Back to School at FamilyEducation.com

ISLANDS

Islands are land masses entirely surrounded by water. They are found in oceans, seas, rivers, and lakes. Islands vary in size from tiny rock outcrops to vast areas such as Greenland, which covers 2.2 million sq km (840,000 sq miles). There are two main types of island: oceanic islands which are remote from land; and continental islands, which often lie close to the mainland. Many oceanic islands are volcanoes. Continental islands are often formed by changes in sea level.

CONTINENTAL ISLANDS

Continental islands, such as the British Isles, rise from the shallow waters of continental shelves, which fringe the world’s continents. Often these islands were once part of the mainland, but were cut off when sea levels rose to flood the land in between. Smaller islands, called barrier islands, sometimes form off coasts where ocean currents or rivers deposit sand or mud.

CORAL ISLANDS

Coral islands, such as the Maldives in the Indian Ocean, are composed of the limey skeletons of coral polyps. Large colonies of these anemone-like creatures thrive in the warm, shallow waters off tropical coasts or around seamounts. The polyps’ soft bodies are protected by cup-shaped shells, which grow on top of one another to form rocky reefs that eventually break the surface. If the seamount subsides, just a ring of coral, called an atoll, may be left.

ISLAND CHAINS AND HOT SPOTS

Chains of volcanic islands sometimes form near the centre of tectonic plates, in zones called hot spots. Some scientists believe that hot spots occur where magma plumes surge up from the mantle below. The magma bursts through a weak point in the crust to form an island. Over millions of years, the hot spot stays in the same place as the crustal plate drifts over it, forming new islands.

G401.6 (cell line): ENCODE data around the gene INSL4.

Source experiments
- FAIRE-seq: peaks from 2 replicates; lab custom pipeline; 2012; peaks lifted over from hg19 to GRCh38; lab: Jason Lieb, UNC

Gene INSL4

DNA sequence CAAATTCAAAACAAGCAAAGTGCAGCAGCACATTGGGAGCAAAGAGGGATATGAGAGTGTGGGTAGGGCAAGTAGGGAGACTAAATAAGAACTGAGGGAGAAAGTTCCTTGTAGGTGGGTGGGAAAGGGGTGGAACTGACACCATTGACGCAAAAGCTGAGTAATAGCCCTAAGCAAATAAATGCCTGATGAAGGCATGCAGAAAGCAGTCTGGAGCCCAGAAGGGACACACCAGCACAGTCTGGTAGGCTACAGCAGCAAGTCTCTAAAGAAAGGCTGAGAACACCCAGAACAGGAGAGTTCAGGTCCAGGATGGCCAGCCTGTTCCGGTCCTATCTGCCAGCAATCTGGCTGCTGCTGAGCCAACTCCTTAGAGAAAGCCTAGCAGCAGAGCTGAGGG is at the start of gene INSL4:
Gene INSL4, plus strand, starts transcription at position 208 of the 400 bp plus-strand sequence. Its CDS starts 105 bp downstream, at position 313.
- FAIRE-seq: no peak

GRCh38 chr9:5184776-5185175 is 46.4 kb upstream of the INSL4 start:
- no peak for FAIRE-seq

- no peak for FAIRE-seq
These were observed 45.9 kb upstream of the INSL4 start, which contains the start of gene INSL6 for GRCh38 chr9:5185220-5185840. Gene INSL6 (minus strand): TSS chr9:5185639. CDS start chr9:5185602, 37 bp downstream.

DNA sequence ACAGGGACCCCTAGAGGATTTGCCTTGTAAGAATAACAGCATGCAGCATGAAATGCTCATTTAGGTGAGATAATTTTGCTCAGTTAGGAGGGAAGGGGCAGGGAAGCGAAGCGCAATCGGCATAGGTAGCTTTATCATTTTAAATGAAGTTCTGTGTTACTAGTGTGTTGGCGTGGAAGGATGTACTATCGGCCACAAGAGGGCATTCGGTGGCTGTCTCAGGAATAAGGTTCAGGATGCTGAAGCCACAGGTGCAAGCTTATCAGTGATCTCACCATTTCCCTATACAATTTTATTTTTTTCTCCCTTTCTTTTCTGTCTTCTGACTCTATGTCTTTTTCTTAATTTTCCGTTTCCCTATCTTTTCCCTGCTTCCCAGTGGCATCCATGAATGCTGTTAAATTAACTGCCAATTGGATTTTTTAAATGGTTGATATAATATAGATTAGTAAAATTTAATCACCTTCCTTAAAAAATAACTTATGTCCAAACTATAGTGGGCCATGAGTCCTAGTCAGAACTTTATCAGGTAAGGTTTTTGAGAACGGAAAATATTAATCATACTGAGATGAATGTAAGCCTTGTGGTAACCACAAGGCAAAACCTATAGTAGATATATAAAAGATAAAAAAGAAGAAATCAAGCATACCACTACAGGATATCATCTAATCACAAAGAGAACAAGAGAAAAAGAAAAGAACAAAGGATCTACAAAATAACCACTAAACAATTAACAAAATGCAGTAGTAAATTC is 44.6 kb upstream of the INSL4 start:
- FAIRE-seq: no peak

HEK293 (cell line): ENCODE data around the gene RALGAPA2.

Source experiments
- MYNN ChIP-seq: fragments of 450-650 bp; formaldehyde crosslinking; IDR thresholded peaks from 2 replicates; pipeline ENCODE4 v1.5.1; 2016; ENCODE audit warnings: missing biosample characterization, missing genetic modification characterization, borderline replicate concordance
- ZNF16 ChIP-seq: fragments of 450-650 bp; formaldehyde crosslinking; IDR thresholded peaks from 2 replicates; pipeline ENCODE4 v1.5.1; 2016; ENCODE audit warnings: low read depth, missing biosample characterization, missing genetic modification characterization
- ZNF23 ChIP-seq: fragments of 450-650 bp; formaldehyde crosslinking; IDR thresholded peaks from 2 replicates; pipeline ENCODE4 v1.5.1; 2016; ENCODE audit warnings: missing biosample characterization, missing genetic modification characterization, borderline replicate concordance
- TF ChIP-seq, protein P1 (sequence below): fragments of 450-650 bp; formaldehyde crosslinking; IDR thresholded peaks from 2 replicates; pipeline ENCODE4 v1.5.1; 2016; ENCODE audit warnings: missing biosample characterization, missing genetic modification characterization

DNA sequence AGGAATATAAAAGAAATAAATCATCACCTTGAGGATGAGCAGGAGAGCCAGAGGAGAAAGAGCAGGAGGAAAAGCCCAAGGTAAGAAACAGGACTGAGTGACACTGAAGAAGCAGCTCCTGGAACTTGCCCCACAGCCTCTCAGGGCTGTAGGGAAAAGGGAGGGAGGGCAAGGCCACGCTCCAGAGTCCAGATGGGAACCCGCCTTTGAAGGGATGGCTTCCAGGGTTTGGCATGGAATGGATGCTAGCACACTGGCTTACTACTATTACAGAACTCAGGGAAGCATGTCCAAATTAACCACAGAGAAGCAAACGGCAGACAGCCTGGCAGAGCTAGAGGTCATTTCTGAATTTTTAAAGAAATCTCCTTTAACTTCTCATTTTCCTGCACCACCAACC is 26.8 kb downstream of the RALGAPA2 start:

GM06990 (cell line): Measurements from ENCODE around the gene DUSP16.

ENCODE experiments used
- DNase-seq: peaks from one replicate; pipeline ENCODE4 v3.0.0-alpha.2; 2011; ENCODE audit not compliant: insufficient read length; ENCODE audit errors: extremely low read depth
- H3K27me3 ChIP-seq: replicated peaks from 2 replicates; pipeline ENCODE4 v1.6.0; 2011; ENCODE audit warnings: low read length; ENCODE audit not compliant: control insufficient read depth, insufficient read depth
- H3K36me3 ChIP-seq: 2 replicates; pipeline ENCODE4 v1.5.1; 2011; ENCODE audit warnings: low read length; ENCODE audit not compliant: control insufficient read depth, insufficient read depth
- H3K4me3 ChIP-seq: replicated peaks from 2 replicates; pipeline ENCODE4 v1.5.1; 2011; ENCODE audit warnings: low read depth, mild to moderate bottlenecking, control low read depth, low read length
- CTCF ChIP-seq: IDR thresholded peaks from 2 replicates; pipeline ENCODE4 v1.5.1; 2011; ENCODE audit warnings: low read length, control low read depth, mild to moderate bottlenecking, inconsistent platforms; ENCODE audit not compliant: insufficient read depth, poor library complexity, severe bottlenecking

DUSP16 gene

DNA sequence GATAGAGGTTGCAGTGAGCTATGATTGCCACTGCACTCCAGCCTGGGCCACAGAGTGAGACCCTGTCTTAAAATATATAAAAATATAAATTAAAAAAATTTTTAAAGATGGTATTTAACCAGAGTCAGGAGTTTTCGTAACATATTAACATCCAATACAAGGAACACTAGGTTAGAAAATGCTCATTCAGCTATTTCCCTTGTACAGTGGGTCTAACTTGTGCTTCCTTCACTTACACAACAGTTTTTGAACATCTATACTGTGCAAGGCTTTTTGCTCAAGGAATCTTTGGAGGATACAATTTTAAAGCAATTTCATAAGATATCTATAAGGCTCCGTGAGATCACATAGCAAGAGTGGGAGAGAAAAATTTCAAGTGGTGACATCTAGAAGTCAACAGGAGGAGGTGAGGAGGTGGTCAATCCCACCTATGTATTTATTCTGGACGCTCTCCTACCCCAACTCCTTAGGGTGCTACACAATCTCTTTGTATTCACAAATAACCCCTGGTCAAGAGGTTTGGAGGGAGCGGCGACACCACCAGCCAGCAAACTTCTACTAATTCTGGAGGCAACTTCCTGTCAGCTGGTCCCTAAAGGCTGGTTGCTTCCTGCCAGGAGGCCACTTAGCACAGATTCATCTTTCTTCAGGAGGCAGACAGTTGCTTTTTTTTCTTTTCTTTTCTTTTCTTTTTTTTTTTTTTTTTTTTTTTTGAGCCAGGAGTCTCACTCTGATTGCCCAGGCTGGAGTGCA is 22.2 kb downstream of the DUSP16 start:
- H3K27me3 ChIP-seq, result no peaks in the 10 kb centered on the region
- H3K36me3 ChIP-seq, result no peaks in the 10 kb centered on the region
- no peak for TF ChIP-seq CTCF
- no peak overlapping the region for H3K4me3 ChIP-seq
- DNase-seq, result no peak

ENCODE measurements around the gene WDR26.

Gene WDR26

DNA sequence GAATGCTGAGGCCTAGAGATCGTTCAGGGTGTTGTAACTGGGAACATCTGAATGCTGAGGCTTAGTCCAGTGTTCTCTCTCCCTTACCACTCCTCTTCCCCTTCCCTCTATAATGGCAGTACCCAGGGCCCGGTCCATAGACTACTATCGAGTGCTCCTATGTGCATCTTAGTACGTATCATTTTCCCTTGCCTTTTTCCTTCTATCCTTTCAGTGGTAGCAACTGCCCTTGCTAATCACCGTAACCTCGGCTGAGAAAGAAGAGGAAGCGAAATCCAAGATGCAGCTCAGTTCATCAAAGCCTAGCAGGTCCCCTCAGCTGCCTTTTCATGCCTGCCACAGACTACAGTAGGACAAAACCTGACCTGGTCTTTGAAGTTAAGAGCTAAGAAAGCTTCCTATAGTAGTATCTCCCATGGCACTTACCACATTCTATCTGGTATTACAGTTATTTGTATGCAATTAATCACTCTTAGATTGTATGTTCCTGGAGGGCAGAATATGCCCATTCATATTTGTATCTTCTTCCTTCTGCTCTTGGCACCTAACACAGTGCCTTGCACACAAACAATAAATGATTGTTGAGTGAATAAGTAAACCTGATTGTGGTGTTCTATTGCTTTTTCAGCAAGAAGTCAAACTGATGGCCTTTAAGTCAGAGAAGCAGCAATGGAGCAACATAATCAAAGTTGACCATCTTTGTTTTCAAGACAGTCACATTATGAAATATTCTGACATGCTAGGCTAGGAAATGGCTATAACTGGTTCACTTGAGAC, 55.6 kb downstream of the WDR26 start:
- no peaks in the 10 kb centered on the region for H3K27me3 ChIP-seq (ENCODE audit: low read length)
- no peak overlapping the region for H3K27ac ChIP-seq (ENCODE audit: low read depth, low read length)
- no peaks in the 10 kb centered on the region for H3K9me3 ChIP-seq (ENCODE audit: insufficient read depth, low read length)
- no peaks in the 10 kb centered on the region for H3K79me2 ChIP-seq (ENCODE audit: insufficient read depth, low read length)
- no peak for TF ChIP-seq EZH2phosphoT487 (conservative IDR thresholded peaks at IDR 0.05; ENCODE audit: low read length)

ISLAND ARCS

Oceanic islands are often formed by volcanic eruptions when plates collide. As one plate is forced below another, its crust melts in the red-hot mantle below. This molten rock rises up again to burn through the crust and erupt on the sea floor. Over time, the erupted rock forms a tall seamount and eventually breaks the surface as an island.

Copyright © 2007 Dorling Kindersley

stay connected

Sign up for our free email newsletters and receive the latest advice and information on all things parenting.

Enter your email address to sign up or manage your account.

Facebook icon Twitter icon Follow Us on Pinterest

editor’s picks

highlights

Handwriting Headquarters
We've got handwriting practice worksheets, handwriting tips, and answers to your child's writing struggles, just in time for back to school. Brought to you by BIC.

11 Coolest Lunch Boxes for Kids
Send your child's lunch to school in style! Check out our picks for the 11 best lunch boxes with great features from BPA-free accessories to spill-resistant fabric.

7 Important Back-to-School Safety Tips
Follow these back-to-school safety tips to make sure your child stays safe on the way to school, in the classroom, and while on the playground.

Kindergarten Readiness App Wins Gold
Our Kindergarten Readiness app won the Gold Award of Excellence in the educational category at the 2014 Communicator Awards. This valuable checklist comes with games and activities to help your child practice the essential skills she needs for kindergarten. Download the Kindergarten Readiness app today!

Join BIC on our mission to save handwriting and Fight For Your Write! Writing helps kids become better readers, boosts their confidence and sparks their creativity. Visit BICFightForYourWrite.com to sign our petition to save handwriting!